Presidents of Ghana, Ivory Coast, Niger, Nigeria and Senegal arrive in Bamako in a bid to defuse political crisis.
- The Independent
Nancy Pelosi called pro-Trump rioters ‘Putin puppets’ and the Capitol siege a ‘gift’ to the Russian president
A boy who was killed in an alleged murder-suicide by his father has been identified as 9-year-old Pierce O’Loughlin. Family tragedy: The boy and his father, Stephen O'Loughlin, 49, were both found dead at their home on Scott Street, Marina District in San Francisco on Wednesday afternoon, SF Chronicle reports. The boy’s mother, Lesley Hu, asked authorities to check on her son after learning that he did not show up for school that day.
- Associated Press
A court in Thailand on Tuesday sentenced a former civil servant to a record prison term of 43 years and six months for breaching the country's strict law on insulting or defaming the monarchy, lawyers said. The Bangkok Criminal Court found the woman guilty on 29 counts of violating the country’s lese majeste law for posting audio clips to Facebook and YouTube with comments deemed critical of the monarchy, the group Thai Lawyers for Human Rights said. “Today’s court verdict is shocking and sends a spine-chilling signal that not only criticisms of the monarchy won’t be tolerated, but they will also be severely punished,” said Sunai Phasuk, a senior researcher for the group Human Rights Watch.
- The Telegraph
Boris Johnson unveils £23 million compensation fund for fishing industry losses over Brexit red tape
Boris Johnson has unveiled a £23 million fund to compensate the fishing industry for losses caused by Brexit red tape as Scottish seafood hauliers descended on Downing Street to protest. The Prime Minister confirmed that any business experiencing difficulty exporting to the EU "through no fault of their own" would be compensated. However, he insisted the pandemic was responsible for some of the losses, citing reduced demand for Scottish seafood from restaurants on the Continent that have been forced to shut. His announcement came as more than 20 lorries drove up Whitehall, the majority from seafood exporters in Scotland, complaining they were being "tied in knots with paperwork" by the Brexit fishing deal. The Scottish Fishermen's Federation (SFF) warned last week the industry was facing "mounting financial losses" and the only way to ensure a fair price was a 72-hour round trip to land catch in Denmark. Exporters said they faced possible bankruptcy following a suspension of road deliveries last week due to border delays.
- CBS News
Mike Lindell says it would help him prove to the world his belief that the recent presidential election was rigged. He also says some major retailers are dropping his company's products.
- Yahoo News Video
The spokesman for Republican U.S. Rep. Lauren Boebert has quit less than two weeks after she was sworn into office, saying he felt like he need to due to the insurrection at the nation's Capitol.
- Associated Press
Top officials in Canada want a chance to make the case for a long disputed oil pipeline to be built amid reports President-elect Joe Biden will cancel Keystone XL. Alberta Premier Jason Kenney said Monday he will seek legal damages if reports are true that Biden plans to scrap the pipeline on his first day upon taking office. Biden’s plan is outlined in transition documents seen by Canadian media outlets.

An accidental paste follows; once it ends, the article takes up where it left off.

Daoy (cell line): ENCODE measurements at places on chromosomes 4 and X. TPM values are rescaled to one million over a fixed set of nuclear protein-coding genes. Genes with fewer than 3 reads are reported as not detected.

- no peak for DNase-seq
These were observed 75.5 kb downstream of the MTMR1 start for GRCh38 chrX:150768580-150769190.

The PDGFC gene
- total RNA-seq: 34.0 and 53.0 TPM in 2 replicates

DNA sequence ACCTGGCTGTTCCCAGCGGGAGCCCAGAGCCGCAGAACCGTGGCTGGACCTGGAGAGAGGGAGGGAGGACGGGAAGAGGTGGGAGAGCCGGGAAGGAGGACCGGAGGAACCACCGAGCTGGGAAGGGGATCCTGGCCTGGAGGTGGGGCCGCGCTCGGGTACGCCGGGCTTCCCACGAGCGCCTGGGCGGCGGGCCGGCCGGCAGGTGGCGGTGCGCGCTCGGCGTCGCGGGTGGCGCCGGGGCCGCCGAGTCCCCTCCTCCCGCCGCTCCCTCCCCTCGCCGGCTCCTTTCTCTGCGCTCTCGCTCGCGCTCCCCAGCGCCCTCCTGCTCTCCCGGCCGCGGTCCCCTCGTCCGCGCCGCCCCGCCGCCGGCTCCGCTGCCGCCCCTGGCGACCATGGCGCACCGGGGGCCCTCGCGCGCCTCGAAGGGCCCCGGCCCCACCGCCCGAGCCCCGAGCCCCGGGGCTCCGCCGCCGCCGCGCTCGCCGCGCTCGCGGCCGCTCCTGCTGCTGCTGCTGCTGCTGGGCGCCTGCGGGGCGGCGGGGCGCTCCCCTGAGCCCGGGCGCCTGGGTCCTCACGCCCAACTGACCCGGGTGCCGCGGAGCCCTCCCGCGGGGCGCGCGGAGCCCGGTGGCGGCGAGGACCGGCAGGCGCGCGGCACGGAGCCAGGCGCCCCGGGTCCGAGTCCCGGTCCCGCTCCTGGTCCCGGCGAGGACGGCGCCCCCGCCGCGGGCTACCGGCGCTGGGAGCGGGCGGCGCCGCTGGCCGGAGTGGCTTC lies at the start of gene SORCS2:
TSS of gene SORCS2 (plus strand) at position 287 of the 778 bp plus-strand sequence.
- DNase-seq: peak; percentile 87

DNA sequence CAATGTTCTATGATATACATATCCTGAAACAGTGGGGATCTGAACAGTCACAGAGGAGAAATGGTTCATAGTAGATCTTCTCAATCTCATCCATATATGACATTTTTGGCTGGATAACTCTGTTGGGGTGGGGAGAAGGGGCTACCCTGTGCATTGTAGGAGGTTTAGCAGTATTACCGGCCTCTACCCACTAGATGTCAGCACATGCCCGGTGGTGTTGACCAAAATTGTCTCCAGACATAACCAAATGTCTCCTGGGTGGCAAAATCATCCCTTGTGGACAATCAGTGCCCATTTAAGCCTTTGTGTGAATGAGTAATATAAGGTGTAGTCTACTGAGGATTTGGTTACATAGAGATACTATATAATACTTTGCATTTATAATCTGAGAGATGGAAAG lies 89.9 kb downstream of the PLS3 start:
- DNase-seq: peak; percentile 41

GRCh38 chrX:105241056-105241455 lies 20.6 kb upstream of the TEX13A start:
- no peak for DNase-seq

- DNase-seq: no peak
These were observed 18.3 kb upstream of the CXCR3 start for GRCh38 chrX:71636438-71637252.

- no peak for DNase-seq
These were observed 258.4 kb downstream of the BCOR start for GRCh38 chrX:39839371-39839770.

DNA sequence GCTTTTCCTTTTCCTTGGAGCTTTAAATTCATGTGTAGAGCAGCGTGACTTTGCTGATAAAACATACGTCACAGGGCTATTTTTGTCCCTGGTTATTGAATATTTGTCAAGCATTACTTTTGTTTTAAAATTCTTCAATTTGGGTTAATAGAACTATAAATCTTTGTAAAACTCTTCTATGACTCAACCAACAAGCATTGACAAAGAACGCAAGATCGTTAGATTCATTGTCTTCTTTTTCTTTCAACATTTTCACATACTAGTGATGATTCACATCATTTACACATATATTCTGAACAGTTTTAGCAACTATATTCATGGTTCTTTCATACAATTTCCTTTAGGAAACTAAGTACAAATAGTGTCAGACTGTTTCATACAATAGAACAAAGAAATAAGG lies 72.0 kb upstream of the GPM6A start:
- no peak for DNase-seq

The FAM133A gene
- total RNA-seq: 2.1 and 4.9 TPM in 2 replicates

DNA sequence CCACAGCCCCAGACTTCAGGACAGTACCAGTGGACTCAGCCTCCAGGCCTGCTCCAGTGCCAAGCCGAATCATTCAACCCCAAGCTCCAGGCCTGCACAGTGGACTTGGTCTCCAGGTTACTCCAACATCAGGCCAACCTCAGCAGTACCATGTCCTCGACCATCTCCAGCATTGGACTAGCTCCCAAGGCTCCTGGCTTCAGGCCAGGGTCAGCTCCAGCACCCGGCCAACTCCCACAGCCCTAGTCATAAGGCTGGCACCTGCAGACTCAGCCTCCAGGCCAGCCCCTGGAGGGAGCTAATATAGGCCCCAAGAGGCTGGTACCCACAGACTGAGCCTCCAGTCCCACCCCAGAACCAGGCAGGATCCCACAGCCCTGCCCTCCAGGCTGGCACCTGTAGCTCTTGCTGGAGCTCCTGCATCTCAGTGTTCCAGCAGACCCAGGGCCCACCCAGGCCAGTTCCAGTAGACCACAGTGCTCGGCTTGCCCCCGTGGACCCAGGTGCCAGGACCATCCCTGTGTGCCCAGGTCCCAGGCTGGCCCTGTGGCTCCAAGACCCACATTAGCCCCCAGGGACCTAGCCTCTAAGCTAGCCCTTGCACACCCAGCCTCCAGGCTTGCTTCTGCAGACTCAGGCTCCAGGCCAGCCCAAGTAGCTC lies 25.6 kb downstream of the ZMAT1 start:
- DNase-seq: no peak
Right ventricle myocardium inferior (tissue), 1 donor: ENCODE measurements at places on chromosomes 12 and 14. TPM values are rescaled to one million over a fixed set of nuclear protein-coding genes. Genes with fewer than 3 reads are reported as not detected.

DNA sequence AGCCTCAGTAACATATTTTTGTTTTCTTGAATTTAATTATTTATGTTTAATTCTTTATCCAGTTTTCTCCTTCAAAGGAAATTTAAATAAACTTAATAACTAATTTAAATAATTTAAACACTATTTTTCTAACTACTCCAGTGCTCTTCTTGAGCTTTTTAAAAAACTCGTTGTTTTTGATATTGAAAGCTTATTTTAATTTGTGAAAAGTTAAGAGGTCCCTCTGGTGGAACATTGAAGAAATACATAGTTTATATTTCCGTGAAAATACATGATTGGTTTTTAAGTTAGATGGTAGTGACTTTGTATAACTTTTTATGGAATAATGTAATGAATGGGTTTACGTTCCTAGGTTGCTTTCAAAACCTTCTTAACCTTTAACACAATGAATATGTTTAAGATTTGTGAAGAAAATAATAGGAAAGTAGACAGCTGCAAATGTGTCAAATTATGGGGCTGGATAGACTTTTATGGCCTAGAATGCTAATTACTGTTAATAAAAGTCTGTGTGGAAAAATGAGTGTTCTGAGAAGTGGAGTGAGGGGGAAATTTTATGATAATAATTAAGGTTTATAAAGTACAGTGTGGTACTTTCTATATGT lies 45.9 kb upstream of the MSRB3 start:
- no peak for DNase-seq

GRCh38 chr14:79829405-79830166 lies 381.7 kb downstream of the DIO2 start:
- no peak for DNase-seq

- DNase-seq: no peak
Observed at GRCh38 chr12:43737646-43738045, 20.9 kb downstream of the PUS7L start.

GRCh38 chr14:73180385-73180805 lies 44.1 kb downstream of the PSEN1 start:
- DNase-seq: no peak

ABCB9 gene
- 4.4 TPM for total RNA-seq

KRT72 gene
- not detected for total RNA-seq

- NBC News
Court documents recounted the man's telling his children that he would consider them "traitors" if they contacted authorities.
- The Week
The U.S. Postal Service had a very rough December, as did anyone hoping to get their Christmas cards delivered on time, The New York Times reports, citing delivery data from the USPS and outside companies that track mail service. Only about 68 percent of first-class mail was delivered on time around Christmas, and it was considerably slower in some areas. "This is the worst I've ever seen it in at least the last 10 to 20 years that I can recall," Angelo Anagnostopoulos at mail-tracking firm GrayHair Software told the Times.> You are not imagining it. The mail got even slower in December.https://t.co/vutl3hhSPQ> > — The Upshot (@UpshotNYT) January 19, 2021In Pennsylvania's Lehigh Valley, only a quarter of first-class mail was processed on time in December, and less than a third of mail was delivered on time in the Baltimore, Eastern Pennsylvania, and Northern Ohio districts, the Times reports.Things were worse for large-scale mailers, often stuck in line after packages and first-class letters. "Some mail sent in early January was delivered sooner than mail sent in mid-December, when letters piled up in processing plants behind newly arriving packages and mail," the Times reports. "Delays like these had further consequences, in bill payments that arrived past due, in coupons that missed the sale window, and in nonprofit fund-raising pleas that weren't opened before the end of the tax year."December's delays marked the second severe drop in service in 2020, after an initial decline over the summer following policy changes enacted by new Postmaster General Louis DeJoy. After the Postal Service reversed many of DeJoy's changes under pressure and court order, USPS deliveries rebounded enough to deliver 135 million mail-in ballots mostly on time, the Times reports. But then a deluge of 1.1 billion holiday packages started arriving, the post-Thanksgiving COVID-19 wave hit postal workers, and USPS had to compete with other stretched shipping services for temporary workers. "December was the perfect storm," said Paul Hogrogian, president of the National Postal Mail Handlers Union.Read more about the USPS's tough December, and how much was just a bad confluence of events, at The New York Times.More stories from theweek.com 5 more scathing cartoons about Trump's 2nd impeachment Melania Trump released a farewell video. So did Colbert's Late Show Melania Trump. Anthony Scaramucci says even he got an invite to Trump's D.C. sendoff